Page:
Belyruskaya was stop #3, followed by Mayakovskaya.  I didn’t quite understand the fuss about Belyruskaya, but I am sure there is a story a tour guide could have enlightened me with.  Mayakovskaya, our last stop, had stunning mosaics high up in the ceiling – so high up, however, that I couldn’t get a good photo. 🙁

However, Mayakovskaya put us a 10 minute walk away from Cafe Pushkin, so our overall plan worked great.  A colleague of mine had taken me to Cafe Pushkin when I was last in Moscow, and I fell in love with the place.  It felt like being inside of the Russia of Anna Karenina.  We enjoyed a delicious meal, which I knew Matilda would enjoy.  I was pregnant during my previous Moscow visit, and her little kicks inside my tummy let me know she was a fan of Russian cuisine.  When she got fussy, the restaurant even hosted a puppet show near the coat room.  Matilda couldn’t take her eyes off of the puppeteer, and she seemed to understand every word even though it was all in Russian.

moscow

moscow

We spent our last day in Moscow relaxing at the hotel before the long drive back to the airport.  We truly made some special memories in this amazing city.  Russia has yet to disappoint, and I look forward to when I can visit again.

St. Petersburg, Russia – Part 2

Tony and I woke up very early on day 2 in Russia for our on-shore excursion.  One of the things we didn’t realize about St. Petersburg is how incredibly spread out the city is.  We wanted to view both of the main palaces, and they were on completely opposite ends of the city.

We started with the palace of Catherine, the second wife of Peter the Great.  Where the Russian ballet theater was lacking in opulence, Catherine’s palace certainly made up for it.  Even walking upon it was an experience.  It was so incredibly beautiful, with its bright blue walls lined with white and gold trim.

Catherine Palace

Catherine Palace

Catherine Palace

Catherine Palace

Catherine Palace

Catherine was the second wife of Peter the Great.  Originally named Marta, she was allegedly a beautiful laundress that Peter fell in love with.  She and Peter had 12 children, but only two of them survived – Anna and Elizabeth.

Inside the palace, we were required to check any bags or coats, and were made to wear shoe coverings.  Throughout the tour, we were allowed to take pictures.  Tony and I snapped away in every room except one – the Amber room.  This was the only room we were not allowed to take photos.

I have to pause to cover off on the most amazing thing about Catherine’s and Peter’s palaces – they were almost completed reconstructed after WWII.  Most of both palaces were damaged after extensive bombings by the German military.  That fact alone made everything we saw even more amazing, because the restoration effort took so much time and care to get every detail correct.  The Amber Room alone took 20 years and $12 million dollars to properly restore.

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The gold gilding that could found in every room was magnificent.  Everything felt so special and superior, and I would expect nothing less for the Empress of Russia.  I tried to imagine attending balls or dinner parties in such a place.  What did the ladies wear?  What type of music did they listen to?  And what did they eat?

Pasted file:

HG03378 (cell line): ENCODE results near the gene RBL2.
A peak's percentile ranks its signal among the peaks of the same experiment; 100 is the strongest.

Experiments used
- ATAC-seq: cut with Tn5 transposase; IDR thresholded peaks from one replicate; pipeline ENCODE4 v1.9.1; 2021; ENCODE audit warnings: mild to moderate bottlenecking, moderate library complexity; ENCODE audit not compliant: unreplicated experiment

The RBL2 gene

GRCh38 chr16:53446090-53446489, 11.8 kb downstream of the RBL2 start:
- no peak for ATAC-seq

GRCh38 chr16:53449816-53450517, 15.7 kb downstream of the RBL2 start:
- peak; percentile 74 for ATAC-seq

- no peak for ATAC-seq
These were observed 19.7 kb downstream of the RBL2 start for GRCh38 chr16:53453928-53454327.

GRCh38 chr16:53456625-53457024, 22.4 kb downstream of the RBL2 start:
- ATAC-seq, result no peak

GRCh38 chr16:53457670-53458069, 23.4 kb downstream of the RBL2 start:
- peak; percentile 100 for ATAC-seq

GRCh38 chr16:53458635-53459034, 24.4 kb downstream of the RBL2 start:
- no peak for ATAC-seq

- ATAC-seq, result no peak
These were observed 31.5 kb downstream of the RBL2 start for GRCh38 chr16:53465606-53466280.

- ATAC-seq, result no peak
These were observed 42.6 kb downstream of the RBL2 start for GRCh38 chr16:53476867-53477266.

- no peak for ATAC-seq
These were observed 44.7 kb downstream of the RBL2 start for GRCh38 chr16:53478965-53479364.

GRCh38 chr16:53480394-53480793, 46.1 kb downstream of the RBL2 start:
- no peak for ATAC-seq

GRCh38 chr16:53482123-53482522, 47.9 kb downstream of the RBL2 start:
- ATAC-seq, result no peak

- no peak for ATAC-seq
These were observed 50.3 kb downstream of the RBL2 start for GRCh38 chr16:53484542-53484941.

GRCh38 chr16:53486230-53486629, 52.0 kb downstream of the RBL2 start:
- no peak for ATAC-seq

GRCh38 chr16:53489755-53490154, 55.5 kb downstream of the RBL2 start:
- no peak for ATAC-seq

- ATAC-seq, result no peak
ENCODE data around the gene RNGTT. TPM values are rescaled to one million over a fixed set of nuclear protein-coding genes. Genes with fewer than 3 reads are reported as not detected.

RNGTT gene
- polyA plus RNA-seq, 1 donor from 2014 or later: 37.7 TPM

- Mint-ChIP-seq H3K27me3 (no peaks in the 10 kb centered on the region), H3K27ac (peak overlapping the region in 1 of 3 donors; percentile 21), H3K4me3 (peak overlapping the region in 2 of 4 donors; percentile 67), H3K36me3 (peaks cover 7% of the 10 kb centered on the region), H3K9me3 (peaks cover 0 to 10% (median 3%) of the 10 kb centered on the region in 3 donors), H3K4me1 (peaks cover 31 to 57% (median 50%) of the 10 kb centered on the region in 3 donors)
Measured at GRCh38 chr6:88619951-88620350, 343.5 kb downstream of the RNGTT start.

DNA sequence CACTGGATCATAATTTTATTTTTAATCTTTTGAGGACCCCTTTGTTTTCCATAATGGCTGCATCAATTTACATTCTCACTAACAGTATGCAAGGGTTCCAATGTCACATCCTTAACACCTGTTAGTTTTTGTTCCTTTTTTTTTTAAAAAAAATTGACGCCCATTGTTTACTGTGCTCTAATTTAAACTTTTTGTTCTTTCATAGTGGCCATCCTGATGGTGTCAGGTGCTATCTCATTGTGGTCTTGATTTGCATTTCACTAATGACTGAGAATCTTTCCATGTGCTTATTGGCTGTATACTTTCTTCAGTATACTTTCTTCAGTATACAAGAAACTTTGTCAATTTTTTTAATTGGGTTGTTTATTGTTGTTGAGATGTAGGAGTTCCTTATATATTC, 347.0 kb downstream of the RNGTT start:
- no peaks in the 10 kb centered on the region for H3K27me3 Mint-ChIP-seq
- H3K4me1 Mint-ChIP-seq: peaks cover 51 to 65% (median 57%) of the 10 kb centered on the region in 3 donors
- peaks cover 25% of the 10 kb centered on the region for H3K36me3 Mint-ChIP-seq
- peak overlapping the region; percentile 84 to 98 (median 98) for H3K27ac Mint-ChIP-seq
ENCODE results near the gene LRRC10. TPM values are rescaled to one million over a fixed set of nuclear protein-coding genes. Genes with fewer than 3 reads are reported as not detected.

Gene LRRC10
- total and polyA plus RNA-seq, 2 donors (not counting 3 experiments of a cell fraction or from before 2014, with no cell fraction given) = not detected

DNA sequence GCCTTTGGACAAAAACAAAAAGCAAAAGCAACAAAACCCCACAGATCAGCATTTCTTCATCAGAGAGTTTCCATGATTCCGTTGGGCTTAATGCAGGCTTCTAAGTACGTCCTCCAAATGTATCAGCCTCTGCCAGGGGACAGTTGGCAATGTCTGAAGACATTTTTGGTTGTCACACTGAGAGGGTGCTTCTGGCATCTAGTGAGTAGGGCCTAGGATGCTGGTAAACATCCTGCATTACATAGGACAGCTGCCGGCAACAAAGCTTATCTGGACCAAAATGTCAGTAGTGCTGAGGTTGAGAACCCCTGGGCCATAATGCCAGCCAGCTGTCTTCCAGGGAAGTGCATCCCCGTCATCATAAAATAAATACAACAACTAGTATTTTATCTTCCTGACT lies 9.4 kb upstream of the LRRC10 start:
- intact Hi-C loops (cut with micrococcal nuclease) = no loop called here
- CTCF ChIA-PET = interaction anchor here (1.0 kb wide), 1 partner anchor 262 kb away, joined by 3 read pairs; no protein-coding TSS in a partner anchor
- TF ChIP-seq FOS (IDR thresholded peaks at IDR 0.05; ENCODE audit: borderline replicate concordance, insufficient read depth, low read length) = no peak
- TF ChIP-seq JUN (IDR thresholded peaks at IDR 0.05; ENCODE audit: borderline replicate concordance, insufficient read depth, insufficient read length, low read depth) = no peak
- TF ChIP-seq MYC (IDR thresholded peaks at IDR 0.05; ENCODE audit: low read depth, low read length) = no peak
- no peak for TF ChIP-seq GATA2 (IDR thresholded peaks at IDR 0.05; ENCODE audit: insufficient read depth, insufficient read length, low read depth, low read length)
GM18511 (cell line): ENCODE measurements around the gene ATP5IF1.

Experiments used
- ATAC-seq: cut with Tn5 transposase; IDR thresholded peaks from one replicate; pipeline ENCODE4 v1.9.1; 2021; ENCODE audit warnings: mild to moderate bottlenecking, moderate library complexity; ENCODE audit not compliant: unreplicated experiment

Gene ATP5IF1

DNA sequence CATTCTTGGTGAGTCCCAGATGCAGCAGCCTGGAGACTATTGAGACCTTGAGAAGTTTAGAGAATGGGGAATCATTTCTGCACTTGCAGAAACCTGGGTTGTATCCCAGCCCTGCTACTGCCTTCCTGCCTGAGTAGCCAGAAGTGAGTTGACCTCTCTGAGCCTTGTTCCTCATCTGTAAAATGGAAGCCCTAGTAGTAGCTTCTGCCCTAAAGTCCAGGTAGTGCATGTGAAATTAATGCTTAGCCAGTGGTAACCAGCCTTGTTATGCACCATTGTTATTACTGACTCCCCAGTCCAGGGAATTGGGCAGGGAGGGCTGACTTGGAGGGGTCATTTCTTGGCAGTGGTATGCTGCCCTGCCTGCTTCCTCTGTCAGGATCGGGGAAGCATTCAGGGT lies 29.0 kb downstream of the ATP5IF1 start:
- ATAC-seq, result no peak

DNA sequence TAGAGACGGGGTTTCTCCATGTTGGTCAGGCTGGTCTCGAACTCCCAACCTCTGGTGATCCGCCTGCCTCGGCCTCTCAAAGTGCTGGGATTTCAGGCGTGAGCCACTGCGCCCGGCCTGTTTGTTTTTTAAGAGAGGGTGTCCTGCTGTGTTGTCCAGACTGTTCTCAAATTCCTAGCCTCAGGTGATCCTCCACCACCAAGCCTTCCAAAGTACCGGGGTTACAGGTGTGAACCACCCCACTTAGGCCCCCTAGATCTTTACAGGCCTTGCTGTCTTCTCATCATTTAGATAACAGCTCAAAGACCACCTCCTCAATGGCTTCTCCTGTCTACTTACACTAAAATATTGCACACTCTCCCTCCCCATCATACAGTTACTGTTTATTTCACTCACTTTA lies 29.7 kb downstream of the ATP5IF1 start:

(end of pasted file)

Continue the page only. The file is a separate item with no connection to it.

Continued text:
After our visit of Catherine’s Palace, we continued through Catherine Park off to where the kitchens used to reside.  This is where we ended up enjoying a very Russian meal, topped off with a shot of vodka.  I of course didn’t partake, but when in Russia, a shot of vodka at lunch seems like a great idea to me!

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The bus ride to Peter’s Palace, or Peterhof, took about an hour.  The sun had started to peek its head out from behind the clouds, and the timing couldn’t have been more perfect.  We weren’t able to take photos inside of Peterhof, but that was fine by me – the beauty was on the outside.

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Peterhof

My mom said this is her favorite photo 🙂

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I hadn’t yet seen enough gold at Catherine’s Palace, so thankfully, Peterhof took care of that for me.  🙂  The palace is called the “Versailles of Russia” and overlooks the Gulf of Finland.  We were almost able to see our next port stop from the fountains of Peterhof.  The fountains themselves were also pumping via natural pressure vs. electronic which made them that much more impressive.

Given the travel time and the distance between the two palaces, by the time we finished with Peterhof, it was time to head back to the ship.  I didn’t get to see nearly as much of St. Petersburg as I wanted, but my love for the city and the country of Russia was only made more powerful by this visit.  Tony and I fully intend on taking our little baby back to Russia.  There is still so much to see and explore, and I already know the baby likes Russian food.  🙂

The Missus’ Picks:

As I’ve said many a time, Russia is a fantastic place and one of my favorite countries to visit.  If planning a trip specifically to St. Petersburg, I suggest at least 4-5 days.  The city is very large and spread out and if you want to take in a ballet, plus the palaces and a canal cruise, you will need that much time.  My top picks include:

  • Church of the Savior on the Spilled Blood – even though I didn’t get to see it, this is built in a similar style as St. Basil’s
  • Peterhof and Catherine Palaces
  • The Russian Ballet – try to see Swan Lake if possible and any theater is acceptable
  • Canal Cruise
  • If you visit in the fall/winter, eat beef stroganoff and sample the vodka…and caviar if you’re brave
  • If you visit in the spring/summer, try kvass – you can find it on many street corners for cheap

Until next time….